An investment adviser’s fiduciary obligations can restrict a dually registered investment adviser representative and registered representative ("broker/adviser") from effecting certain brokerage transactions. Section 206(3) of the Investment Advisers Act of 1940 effectively prohibits a dually registered broker/adviser from participating in brokerage transactions without first disclosing to the advisory client the brokerage capacity in which the broker is acting and obtaining consent from the client for the particular transaction. This requirement does not apply to brokerage transactions in which the broker/adviser is not acting as an investment adviser in the relationship.
Generally, a broker/adviser is not acting as an investment adviser when the "client initiates the transaction with its broker/adviser from whom the client has not received advice to buy or sell the security." See SEC No-action letter of December 15, 2005 (emphasis added). Similarly, the broker is not acting as an investment adviser if, within a particular transaction, the broker only provides "generalized, non-specific investment advice to a customer, (e.g., ‘invest a portion of your account in equity securities,’)" and the client then directs the broker to effect a transaction in a particular equity security.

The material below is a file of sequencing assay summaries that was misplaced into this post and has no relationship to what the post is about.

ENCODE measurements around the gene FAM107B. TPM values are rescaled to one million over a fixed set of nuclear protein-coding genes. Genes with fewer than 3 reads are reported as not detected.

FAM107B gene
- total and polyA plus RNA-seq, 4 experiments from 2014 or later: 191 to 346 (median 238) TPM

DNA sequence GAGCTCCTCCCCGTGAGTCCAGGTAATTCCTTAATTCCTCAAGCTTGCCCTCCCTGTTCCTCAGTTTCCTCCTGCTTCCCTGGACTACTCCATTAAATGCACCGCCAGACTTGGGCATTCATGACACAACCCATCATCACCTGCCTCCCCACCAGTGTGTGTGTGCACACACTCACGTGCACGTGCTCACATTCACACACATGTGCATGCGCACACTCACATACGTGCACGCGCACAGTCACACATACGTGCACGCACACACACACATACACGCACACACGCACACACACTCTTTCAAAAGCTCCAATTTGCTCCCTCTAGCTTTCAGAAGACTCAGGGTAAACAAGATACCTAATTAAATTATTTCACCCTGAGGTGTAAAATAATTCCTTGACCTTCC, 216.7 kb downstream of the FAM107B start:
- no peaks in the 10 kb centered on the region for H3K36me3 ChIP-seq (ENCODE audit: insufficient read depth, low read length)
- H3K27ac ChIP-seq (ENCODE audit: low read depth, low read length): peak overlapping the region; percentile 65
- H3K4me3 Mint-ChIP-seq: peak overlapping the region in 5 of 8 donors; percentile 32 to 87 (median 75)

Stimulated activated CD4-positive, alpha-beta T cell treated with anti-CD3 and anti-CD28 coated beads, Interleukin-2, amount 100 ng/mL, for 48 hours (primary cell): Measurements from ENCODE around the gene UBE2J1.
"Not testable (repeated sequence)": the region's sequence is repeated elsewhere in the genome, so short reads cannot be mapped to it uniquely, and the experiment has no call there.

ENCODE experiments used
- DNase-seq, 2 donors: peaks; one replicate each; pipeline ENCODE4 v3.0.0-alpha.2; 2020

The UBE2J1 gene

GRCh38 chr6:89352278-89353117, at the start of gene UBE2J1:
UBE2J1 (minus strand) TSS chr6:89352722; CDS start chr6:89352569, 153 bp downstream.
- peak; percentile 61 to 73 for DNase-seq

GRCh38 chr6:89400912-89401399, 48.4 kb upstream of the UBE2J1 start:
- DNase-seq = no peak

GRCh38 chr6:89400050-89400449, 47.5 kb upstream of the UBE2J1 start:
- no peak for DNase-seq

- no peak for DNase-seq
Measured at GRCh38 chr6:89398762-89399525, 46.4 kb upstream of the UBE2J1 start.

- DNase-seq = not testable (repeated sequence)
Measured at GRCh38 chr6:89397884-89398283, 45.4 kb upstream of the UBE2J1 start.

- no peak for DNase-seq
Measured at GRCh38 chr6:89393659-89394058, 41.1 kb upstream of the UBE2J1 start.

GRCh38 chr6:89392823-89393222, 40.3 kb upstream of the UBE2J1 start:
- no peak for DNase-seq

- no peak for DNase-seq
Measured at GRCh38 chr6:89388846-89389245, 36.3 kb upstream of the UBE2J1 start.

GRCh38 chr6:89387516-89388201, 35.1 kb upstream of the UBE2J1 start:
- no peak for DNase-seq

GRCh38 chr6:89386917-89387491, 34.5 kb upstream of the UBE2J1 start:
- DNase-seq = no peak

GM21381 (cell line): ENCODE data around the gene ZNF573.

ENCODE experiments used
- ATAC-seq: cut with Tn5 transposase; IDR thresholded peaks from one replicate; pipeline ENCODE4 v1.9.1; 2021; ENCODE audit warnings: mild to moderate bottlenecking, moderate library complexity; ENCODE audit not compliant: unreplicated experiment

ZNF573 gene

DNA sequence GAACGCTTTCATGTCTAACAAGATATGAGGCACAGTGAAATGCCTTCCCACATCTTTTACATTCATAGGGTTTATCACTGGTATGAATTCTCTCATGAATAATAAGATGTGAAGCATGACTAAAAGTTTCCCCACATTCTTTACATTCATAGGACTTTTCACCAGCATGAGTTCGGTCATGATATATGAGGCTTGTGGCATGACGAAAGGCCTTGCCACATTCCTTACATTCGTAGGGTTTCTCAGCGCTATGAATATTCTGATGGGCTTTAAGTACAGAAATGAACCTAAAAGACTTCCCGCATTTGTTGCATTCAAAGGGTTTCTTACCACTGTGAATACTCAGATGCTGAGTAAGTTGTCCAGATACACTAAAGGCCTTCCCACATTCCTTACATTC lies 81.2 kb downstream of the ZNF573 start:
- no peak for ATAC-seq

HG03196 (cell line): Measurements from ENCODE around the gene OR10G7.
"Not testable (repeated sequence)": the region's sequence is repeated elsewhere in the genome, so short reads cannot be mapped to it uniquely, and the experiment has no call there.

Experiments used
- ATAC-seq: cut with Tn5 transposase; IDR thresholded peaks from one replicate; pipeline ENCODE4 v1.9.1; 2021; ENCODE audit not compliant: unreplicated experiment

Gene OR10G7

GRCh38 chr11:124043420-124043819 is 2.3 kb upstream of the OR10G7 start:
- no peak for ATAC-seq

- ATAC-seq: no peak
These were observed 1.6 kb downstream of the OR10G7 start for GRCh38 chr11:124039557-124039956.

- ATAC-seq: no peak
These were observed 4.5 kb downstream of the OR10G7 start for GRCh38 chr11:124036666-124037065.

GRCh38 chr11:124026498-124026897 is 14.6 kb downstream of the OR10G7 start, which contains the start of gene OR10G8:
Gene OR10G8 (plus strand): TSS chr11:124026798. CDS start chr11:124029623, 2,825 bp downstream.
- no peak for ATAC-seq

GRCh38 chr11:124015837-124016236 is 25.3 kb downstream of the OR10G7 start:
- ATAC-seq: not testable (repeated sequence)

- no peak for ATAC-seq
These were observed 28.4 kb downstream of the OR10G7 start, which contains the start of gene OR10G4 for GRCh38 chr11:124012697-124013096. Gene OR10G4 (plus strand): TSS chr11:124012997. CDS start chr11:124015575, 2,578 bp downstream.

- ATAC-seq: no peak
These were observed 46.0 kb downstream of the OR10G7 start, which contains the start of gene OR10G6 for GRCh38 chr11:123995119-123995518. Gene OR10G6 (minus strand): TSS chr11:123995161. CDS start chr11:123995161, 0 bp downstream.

In addition, a broker/adviser can control the fiduciary obligations placed upon advisers by incorporating certain provisions in the client advisory agreement. The agreement can allow for the termination of the advisory relationship under certain circumstances, for example, following the delivery of a financial plan. It is essential that the client be provided with clear notice about the change in relationship from adviser to broker and the resultant change in obligations that dictate the broker’s relationship to the client. The SEC has plainly stated that a mere statement to the client that the firm has changed the capacity under which it is acting is inadequate to effectively alter the nature of the adviser relationship thereby relieving the adviser from its fiduciary obligations.